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PyeongChang Paralympics’ success to guide to a better society

PyeongChang Paralympics’ success to guide to a better society

Posted March. 17, 2018 07:33,   

Updated March. 17, 2018 07:34


The 2018 PyeongChang Winter Paralympic Games ends Sunday after 10 days of fierce competition under the theme of passion and coexistence. The PyeongChang Paralympics has set a new record for Winter Paralympics with more than 570 athletes from 49 countries participated in. North Korea sent its athletes for the first time in history, helping to thaw relations between the two Koreas. The 12th Winter Paralympics was a great success as more than 335,000 tickets sold as of Thursday, exceeding the total number sold at the 2010 Vancouver Paralympics (210,000) and at the 2014 Sochi Paralympics (200,000). The PyeongChang Paralympics has been also praised for its excellent facilities easily available to the participating athletes.

One of great successes is a growing interest in sporting events for those with disabilities. South Korean wheelchair curling team enjoyed as much popularity as the women’s curling team “Team Kim,” being called the “Oseong Avengers,” or “Avengers with five different surnames.” South Korean ice sledge hockey team captain Han Min-su, who carried the torch and climbed a slope with his prosthetic leg at the Opening Ceremony of the PyeongChang Winter Paralympics, impressed spectators and viewers around the world. Amy Purdy, a double-amputee dancer who performed at the 2014 Rio Summer Paralympic Opening Ceremony, won silver and bronze in women’s snowboard. The event is meaningful because it encourages athletes to strive to win medals, but more importantly it helps them to restore confidence in themselves while extending such recovered confidence to the rest of the world, making the world a better place to live in.

But not all is satisfactory. South Korean TV networks that have the broadcasting rights dedicated few hours to Paralympics programming. Public broadcaster KBS 1 and 2 channels planned to allocate only 25 hours to coverage of the event. As a host, such poor coverage is a shame, compared to American TV network NBC and Japanese NHK scheduling 94 hours and 62 hours, respectively. None of the three broadcasters aired the competition of Shin Eui-hyun who brought South Korea its first medal in Nordic para ski. After a storm of public petitions to the Presidential Office website and South Korean President Moon Jae-in’s call for wider broadcasting coverage, the broadcasters increased their air time for the sporting event.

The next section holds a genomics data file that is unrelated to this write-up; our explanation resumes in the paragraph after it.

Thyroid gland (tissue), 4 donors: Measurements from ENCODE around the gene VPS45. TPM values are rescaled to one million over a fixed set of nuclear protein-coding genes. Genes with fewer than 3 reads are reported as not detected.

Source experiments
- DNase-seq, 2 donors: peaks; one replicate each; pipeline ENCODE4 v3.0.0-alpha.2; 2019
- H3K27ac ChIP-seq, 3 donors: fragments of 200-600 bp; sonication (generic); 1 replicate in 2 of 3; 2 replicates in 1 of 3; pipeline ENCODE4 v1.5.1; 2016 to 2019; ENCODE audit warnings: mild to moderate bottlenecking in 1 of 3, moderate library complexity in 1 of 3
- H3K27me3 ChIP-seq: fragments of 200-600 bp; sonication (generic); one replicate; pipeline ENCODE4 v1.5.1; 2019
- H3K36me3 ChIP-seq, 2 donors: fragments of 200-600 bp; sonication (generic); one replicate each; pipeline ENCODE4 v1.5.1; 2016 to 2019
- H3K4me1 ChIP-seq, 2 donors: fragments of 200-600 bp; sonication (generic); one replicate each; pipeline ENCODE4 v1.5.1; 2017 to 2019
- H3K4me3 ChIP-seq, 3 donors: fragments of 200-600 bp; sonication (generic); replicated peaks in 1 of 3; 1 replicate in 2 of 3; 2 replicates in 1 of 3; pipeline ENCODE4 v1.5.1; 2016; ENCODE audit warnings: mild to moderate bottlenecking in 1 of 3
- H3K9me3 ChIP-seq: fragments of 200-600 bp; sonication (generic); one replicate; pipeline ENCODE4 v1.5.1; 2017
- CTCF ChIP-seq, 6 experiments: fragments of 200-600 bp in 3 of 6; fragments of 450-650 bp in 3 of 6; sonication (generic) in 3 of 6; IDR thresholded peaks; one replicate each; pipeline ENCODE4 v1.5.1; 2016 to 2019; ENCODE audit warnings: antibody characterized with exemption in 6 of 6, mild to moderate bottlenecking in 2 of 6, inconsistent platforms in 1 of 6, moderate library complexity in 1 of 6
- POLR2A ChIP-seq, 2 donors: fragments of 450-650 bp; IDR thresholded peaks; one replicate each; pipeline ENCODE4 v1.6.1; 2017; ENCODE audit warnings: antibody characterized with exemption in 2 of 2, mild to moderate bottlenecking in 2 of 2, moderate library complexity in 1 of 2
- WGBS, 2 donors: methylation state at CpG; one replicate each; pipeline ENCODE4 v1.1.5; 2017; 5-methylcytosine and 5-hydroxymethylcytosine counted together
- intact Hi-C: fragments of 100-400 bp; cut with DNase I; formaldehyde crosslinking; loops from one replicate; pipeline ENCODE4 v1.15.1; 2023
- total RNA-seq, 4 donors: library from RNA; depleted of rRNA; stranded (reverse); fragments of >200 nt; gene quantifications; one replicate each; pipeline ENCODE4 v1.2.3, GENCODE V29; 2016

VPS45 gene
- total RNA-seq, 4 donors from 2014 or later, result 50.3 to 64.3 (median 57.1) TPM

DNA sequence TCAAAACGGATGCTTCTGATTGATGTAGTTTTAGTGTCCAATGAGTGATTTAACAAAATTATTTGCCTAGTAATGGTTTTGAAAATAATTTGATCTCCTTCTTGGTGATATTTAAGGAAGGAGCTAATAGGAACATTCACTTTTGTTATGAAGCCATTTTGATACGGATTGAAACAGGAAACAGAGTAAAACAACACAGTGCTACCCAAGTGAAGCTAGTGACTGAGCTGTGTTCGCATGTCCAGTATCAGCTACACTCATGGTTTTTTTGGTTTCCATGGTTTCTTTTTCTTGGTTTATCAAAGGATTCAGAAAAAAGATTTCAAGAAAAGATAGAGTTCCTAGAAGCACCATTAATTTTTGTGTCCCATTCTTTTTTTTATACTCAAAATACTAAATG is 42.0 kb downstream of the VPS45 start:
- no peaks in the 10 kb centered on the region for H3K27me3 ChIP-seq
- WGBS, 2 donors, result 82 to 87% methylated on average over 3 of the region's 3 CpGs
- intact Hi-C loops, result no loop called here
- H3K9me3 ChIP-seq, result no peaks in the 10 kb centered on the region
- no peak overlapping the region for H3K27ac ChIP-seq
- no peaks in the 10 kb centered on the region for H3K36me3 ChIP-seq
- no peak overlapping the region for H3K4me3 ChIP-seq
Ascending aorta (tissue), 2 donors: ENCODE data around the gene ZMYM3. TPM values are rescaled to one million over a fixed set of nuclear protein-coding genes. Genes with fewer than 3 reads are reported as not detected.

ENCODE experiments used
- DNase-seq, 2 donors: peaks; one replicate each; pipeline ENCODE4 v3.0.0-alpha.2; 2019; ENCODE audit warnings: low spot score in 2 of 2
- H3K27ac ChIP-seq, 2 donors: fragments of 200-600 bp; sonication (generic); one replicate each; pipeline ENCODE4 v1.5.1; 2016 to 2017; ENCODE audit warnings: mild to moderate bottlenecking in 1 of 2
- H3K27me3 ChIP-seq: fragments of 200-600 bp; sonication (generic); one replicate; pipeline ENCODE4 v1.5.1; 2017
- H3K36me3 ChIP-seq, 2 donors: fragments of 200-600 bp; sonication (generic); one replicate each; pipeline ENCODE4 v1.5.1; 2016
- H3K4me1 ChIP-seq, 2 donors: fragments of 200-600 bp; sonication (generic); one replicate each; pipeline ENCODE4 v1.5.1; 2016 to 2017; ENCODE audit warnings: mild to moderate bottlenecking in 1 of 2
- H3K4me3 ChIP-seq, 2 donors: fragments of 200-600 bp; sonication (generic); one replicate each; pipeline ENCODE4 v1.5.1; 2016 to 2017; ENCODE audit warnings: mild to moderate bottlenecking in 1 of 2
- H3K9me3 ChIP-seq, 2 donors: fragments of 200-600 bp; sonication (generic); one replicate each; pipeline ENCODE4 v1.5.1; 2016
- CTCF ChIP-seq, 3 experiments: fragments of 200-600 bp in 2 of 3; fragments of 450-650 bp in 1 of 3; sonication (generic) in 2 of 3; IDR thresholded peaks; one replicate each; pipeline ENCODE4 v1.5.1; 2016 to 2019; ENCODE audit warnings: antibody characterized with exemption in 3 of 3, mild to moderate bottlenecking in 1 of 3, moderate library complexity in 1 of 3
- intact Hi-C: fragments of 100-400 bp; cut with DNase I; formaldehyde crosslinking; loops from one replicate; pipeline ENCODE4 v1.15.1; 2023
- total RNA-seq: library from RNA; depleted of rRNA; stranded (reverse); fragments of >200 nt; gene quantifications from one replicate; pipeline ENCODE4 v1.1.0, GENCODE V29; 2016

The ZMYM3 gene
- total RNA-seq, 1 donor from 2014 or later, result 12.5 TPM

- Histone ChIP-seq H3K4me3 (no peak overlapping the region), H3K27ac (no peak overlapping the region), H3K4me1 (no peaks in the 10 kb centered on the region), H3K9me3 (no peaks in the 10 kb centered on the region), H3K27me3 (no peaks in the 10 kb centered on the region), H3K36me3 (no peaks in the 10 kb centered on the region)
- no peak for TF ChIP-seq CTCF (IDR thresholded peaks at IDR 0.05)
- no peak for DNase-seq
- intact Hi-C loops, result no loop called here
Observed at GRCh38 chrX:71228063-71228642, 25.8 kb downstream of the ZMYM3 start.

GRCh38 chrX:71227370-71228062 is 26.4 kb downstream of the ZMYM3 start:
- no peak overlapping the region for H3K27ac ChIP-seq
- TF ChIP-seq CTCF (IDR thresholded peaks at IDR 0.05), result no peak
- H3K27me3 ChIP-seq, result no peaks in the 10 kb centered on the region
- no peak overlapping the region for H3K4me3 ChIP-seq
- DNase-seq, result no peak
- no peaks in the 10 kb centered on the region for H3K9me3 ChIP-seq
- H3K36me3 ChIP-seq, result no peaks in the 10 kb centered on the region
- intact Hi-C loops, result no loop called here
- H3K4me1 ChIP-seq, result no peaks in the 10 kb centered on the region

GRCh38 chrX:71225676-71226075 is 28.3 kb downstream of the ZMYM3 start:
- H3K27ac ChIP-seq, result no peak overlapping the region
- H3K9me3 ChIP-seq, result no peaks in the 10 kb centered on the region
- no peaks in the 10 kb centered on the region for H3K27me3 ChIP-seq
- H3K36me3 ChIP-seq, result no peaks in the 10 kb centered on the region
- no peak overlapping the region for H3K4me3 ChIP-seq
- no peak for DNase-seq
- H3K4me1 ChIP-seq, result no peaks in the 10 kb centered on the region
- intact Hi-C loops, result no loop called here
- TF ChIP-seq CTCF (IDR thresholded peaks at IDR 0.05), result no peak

Disappointingly, the lack of broadcasting coverage reflects our attitude toward those with disabilities in Korea. The failure to pay much-needed attention to the event hosted in Korea has made us look back on how we treated and cared for the disabled. Still prejudice and bias against the challenged remain in everywhere in our society. Parents who have kids with disabilities are desperately calling on their neighbors to help building a special education school in their community, fighting the public’s indifferent attitude. The Paralympics began with an effort to break down the boundaries between the disabled and the ordinary. Now upon the end of the Winter Paralympics after 17 days of exceptional performance and passionate support, it is time to think about the true meaning of the event. There are guide runners who lead and ski alongside skiers with visual impairments. It is my hope that the successful hosting of the 2018 PyeongChang Winter Olympic and Paralympic Games will lead to a better and open-minded society, acting as a guide runner.